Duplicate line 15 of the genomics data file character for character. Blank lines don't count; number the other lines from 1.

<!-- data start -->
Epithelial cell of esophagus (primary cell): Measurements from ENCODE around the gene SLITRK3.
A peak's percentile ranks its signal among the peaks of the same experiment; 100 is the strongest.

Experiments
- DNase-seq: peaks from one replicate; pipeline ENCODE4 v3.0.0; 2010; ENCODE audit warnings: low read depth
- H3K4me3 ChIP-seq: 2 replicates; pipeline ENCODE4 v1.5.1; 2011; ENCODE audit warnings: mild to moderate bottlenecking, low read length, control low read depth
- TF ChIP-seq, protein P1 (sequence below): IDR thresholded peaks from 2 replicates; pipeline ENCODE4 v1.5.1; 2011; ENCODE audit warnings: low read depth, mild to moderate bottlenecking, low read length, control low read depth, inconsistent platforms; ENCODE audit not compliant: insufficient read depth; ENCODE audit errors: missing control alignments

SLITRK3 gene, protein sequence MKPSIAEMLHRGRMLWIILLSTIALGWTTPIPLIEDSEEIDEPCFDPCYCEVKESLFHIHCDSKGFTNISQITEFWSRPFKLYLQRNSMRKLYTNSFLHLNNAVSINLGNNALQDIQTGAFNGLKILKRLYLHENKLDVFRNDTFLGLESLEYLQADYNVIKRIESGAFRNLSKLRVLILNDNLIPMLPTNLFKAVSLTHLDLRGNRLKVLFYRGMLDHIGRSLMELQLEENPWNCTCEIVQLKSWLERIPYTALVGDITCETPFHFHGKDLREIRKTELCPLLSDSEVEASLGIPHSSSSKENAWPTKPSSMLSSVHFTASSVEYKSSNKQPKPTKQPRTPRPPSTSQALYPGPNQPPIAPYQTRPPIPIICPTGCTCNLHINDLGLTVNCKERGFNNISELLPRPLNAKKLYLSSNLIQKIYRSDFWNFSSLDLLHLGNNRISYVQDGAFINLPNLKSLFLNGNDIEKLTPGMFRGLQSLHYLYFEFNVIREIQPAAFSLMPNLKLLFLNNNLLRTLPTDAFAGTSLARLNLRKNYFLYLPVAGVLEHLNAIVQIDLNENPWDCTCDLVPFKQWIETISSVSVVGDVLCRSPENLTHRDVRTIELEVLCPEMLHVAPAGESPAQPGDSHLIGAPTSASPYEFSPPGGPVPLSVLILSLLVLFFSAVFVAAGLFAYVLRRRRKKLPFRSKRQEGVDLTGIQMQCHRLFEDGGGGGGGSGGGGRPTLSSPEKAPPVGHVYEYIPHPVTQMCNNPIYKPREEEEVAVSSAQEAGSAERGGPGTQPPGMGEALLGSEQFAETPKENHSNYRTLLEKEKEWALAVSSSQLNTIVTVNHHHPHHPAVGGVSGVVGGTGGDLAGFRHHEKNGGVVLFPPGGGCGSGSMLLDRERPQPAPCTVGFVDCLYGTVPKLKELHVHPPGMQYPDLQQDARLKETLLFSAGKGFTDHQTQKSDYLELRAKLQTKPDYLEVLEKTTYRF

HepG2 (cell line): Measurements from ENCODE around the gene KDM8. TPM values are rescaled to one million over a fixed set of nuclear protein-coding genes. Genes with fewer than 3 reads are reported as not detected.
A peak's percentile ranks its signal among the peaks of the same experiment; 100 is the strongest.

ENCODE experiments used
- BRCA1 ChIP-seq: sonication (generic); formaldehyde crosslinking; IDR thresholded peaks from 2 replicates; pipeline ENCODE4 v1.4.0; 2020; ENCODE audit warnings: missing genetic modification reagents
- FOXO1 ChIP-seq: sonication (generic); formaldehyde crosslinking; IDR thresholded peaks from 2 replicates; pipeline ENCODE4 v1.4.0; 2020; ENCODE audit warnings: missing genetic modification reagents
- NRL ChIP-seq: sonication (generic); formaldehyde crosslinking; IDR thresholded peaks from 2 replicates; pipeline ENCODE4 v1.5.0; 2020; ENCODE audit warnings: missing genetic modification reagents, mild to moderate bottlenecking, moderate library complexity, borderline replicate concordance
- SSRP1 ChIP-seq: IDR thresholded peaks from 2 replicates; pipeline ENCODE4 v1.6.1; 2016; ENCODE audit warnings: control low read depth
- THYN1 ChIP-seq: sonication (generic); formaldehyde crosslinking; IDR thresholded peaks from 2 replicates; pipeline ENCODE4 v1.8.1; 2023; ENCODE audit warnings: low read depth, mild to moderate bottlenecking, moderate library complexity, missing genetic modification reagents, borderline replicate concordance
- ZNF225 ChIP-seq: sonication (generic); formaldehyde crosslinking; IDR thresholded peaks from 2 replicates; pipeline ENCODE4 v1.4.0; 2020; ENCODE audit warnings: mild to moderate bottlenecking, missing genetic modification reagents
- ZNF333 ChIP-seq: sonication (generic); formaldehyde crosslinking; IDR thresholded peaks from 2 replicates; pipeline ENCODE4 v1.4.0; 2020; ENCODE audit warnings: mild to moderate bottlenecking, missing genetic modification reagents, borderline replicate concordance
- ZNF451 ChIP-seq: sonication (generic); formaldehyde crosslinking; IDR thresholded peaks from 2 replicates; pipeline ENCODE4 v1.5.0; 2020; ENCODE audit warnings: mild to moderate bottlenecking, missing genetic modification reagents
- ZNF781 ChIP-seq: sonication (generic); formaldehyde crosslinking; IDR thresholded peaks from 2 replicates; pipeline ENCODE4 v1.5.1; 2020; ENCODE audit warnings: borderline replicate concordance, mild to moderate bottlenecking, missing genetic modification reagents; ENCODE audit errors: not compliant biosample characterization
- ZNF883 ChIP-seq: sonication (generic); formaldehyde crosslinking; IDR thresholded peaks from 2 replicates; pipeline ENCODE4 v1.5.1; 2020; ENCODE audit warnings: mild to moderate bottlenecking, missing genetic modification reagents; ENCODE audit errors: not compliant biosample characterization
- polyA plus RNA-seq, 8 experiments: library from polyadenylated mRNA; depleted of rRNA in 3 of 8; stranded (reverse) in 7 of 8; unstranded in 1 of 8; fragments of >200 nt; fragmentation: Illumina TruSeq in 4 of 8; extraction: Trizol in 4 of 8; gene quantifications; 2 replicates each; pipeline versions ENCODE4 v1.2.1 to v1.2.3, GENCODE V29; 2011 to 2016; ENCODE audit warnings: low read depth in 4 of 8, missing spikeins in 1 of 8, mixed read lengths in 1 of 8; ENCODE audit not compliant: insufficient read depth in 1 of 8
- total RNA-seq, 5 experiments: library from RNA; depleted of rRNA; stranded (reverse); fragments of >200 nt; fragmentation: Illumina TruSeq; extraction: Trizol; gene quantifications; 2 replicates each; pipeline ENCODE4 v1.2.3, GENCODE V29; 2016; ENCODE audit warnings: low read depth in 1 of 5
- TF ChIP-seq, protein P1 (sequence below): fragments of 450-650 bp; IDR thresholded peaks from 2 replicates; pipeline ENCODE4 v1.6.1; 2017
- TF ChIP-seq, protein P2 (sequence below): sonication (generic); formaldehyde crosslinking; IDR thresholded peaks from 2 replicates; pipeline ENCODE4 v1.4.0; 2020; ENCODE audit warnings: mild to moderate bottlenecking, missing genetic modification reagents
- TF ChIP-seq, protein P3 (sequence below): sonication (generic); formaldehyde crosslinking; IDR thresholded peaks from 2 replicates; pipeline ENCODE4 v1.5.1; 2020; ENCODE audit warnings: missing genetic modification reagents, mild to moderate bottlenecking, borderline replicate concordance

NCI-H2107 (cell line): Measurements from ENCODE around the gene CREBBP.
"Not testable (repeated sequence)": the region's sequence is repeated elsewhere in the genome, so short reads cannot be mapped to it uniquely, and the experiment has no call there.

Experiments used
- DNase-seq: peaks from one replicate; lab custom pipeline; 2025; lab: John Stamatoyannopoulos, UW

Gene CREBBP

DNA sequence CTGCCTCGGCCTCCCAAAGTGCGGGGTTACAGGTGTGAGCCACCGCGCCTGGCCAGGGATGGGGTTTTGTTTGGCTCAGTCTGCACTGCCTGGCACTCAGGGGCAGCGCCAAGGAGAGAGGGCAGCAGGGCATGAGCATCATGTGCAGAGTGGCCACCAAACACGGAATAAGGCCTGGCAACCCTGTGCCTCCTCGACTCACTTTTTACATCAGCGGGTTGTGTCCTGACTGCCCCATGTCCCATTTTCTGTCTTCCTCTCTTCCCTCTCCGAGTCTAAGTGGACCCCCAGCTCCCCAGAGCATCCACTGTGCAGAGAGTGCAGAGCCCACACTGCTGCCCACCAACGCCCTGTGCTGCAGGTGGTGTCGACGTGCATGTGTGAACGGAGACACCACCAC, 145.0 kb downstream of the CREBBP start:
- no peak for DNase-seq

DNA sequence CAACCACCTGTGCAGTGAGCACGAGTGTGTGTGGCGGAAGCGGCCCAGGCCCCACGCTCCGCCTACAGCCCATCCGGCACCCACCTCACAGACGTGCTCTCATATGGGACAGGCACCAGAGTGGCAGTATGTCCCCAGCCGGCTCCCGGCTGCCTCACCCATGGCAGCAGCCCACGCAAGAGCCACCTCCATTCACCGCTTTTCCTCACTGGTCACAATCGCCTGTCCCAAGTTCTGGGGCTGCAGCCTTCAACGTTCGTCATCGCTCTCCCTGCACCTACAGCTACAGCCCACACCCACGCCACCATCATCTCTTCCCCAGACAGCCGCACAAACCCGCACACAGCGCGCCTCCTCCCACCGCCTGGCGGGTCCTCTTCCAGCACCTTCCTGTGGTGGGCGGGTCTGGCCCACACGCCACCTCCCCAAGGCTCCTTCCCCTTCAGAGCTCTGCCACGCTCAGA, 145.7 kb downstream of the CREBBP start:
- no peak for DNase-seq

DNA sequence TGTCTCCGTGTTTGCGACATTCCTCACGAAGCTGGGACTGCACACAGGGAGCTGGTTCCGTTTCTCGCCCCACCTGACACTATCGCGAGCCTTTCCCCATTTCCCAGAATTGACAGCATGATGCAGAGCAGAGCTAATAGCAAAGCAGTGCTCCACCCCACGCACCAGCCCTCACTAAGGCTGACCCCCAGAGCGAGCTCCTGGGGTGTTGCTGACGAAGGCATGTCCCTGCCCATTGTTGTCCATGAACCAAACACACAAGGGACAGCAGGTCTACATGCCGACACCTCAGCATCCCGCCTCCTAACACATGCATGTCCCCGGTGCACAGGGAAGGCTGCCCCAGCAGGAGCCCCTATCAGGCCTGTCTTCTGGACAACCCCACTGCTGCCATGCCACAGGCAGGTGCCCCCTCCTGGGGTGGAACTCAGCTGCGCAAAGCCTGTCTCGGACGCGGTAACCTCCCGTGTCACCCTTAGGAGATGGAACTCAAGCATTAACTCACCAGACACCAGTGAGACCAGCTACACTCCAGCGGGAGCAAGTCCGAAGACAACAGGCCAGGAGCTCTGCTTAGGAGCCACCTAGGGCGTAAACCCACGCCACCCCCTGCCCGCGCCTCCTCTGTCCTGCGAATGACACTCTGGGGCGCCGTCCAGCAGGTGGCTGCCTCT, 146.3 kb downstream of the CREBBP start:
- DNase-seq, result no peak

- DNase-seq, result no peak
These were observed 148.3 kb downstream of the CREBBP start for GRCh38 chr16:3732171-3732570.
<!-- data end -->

- THYN1 ChIP-seq: sonication (generic); formaldehyde crosslinking; IDR thresholded peaks from 2 replicates; pipeline ENCODE4 v1.8.1; 2023; ENCODE audit warnings: low read depth, mild to moderate bottlenecking, moderate library complexity, missing genetic modification reagents, borderline replicate concordance